DIY Craft Tutorial: How to Make a Double Grapevine Welcome Wreath for Every Season
A double grapevine wreath door decoration is a charming and colorful sign to welcome people to your home. It's also a wonderful way to span seasons and holidays when decorating. With a double wreath, you can decorate one ring for a particular season or holiday, and the other wreath for the next season. By joining the two wreaths together with coordinating colors, you can create a wonderful wreath that will serve double time on your door!
For my door decoration, I wanted to create a wreath to display for the time after Christmas, but before it's really time to put up my Spring wreath. So I decorated my smaller wreath with the berries and colors of the winter holiday season, then used whites and bright flowers on my outer wreath to represent early Spring blooms. I used burlap ribbon on both wreaths to tie them together and create a beautiful display for my door.
Materials for a Double Grapevine Welcome Wreath
- Two basic grapevine wreaths - one small and one larger (available at most craft stores). My small wreath is about 10 inches in diameter, and my larger wreath is about 16 inches in diameter. I would suggest using grapevine wreaths for this project because you can easily stick flowers and other decorative elements into them.
- Two different, but coordinating ribbons - one for each wreath. You may want to choose a thinner ribbon for your small wreath, and a wider ribbon for your larger wreath.
- Decorative elements of your choice, including artificial flowers, berries, birds, nests, your initials, etc. Think about what elements might work together on a wreath, but represent different seasons or holidays. For instance, one of your wreaths might have pastels foam eggs for Easter decorating it, while your other wreath has brightly colored flowers for summer on it.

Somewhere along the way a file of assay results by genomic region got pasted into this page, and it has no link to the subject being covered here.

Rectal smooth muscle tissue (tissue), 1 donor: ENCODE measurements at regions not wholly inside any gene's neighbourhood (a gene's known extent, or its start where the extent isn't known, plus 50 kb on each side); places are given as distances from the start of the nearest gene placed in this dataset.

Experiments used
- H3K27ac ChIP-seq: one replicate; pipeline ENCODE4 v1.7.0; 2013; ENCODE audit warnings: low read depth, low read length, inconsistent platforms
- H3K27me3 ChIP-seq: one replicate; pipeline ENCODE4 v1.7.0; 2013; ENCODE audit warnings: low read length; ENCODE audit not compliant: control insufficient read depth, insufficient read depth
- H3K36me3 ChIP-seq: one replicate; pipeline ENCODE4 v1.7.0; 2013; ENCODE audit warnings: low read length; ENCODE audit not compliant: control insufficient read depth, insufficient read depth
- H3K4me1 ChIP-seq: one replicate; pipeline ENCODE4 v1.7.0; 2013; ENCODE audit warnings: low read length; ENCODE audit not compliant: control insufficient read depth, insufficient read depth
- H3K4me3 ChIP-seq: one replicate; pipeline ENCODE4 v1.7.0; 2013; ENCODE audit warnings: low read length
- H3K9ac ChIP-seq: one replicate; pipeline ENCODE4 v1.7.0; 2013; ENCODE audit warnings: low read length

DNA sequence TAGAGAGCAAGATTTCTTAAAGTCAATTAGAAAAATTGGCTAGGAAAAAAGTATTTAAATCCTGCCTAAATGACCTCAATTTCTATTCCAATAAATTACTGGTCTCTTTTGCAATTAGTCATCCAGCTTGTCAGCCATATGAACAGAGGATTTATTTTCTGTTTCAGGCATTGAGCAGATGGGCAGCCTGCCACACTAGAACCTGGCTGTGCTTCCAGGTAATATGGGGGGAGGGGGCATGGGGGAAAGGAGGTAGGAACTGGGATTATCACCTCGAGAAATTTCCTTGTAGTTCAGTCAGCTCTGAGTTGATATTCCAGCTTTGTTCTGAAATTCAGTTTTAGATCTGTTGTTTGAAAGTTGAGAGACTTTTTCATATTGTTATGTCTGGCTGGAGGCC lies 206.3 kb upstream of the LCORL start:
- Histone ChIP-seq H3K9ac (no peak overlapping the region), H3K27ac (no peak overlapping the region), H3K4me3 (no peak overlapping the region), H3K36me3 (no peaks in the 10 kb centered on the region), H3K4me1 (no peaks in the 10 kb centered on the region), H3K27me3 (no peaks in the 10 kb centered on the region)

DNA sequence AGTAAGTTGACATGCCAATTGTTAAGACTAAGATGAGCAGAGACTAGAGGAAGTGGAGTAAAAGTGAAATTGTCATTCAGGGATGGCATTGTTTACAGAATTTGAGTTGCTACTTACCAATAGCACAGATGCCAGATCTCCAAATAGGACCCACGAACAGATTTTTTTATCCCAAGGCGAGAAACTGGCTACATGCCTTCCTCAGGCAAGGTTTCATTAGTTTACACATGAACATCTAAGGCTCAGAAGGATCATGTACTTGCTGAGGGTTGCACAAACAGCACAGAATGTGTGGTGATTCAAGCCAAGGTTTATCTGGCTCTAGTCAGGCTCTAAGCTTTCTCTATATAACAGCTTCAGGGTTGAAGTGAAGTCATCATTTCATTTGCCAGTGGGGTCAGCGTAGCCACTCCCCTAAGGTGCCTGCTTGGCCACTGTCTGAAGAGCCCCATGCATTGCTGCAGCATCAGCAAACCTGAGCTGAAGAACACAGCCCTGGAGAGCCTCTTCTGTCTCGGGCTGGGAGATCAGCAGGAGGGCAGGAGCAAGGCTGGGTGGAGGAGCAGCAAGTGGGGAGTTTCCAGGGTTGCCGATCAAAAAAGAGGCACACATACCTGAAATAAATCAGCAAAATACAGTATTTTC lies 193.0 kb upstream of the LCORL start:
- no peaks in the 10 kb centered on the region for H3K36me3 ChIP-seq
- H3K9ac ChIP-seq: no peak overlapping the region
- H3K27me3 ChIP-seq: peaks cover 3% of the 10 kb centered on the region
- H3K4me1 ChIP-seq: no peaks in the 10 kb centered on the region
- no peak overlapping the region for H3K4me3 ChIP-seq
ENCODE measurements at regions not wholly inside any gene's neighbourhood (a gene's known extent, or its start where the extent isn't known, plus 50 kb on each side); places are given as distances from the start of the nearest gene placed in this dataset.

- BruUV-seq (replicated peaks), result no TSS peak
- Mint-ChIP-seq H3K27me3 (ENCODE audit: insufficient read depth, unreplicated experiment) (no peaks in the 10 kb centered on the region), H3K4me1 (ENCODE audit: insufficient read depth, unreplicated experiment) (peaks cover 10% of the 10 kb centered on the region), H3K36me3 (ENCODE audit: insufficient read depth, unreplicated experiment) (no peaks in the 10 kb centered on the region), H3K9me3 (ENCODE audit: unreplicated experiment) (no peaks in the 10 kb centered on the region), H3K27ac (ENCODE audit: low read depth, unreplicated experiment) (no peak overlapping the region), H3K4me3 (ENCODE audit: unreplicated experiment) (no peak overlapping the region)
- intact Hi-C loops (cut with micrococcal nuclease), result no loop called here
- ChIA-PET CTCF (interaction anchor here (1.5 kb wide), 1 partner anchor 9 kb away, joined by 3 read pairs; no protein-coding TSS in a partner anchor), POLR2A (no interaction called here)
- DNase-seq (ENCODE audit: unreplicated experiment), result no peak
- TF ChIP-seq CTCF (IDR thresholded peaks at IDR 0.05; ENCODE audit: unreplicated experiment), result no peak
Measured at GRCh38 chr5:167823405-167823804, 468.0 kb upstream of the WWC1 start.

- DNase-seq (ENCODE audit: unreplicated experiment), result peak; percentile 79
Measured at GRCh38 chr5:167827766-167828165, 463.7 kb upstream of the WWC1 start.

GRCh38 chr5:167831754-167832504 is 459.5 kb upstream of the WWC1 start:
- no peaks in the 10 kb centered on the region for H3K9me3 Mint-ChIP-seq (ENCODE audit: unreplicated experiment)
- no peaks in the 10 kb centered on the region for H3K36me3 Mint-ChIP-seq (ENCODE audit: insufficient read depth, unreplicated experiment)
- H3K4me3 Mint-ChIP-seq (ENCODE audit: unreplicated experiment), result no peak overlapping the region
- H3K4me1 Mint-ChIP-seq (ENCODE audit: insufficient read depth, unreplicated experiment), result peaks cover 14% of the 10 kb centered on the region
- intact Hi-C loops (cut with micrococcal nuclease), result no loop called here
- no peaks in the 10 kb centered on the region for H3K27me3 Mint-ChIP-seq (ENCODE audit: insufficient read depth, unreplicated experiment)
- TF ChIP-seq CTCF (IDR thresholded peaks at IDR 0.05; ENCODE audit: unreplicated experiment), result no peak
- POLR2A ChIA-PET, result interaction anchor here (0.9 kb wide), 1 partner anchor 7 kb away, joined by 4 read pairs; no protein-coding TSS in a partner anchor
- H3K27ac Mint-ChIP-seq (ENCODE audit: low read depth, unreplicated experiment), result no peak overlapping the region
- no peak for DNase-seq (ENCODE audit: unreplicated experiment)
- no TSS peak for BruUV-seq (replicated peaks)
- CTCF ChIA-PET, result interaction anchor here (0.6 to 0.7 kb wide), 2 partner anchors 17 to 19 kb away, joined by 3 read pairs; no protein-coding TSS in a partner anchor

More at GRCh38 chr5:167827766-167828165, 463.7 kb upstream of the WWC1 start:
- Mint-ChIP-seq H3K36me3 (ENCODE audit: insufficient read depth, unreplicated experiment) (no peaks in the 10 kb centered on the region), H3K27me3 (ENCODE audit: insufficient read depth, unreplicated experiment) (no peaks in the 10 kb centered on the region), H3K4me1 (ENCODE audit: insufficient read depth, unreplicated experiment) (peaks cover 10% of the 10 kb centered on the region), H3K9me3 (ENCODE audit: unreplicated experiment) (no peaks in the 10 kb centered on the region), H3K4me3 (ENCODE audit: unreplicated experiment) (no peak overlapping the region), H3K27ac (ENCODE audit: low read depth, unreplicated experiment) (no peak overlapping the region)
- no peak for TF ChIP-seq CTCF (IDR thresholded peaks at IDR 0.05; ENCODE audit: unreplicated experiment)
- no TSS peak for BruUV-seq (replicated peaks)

- Glue gun and hot glue sticks to secure your decorations to your wreaths.
- Sturdy wire or long secure ties to anchor your wreaths together (more on this below).
Directions for Making a Double Grapevine Welcome Wreath
1. The first step is to decide how and where you want your wreaths to be joined. Lay them out on a table to decide where you want to place your smaller wreath inside your larger wreath. I wanted my wreaths to be joined in the lower left-hand section of my two wreaths.
2. Then put your larger wreath aside and begin to decorate your smaller wreath. Leave the area where your two wreaths will overlap bare and undecorated. You can secure the beginning and end of your ribbon to the wreath with some hot glue, along with your other decorations.
If you have large stalks of artificial flowers, you can cut them down into smaller bunches of blooms, but be sure to leave a 5 to 7 inch stem on each bunch. When placing these small bunches of flowers in your wreath, add a little squirt of hot glue to the end of each stem before placing it in your wreath.
3. Then decorate your larger wreath, again leaving bare the area where the two wreaths will overlap. Hold off on placing any flowers or decorations that you want to stick in between the two wreaths. These will be added after the two wreaths are joined together.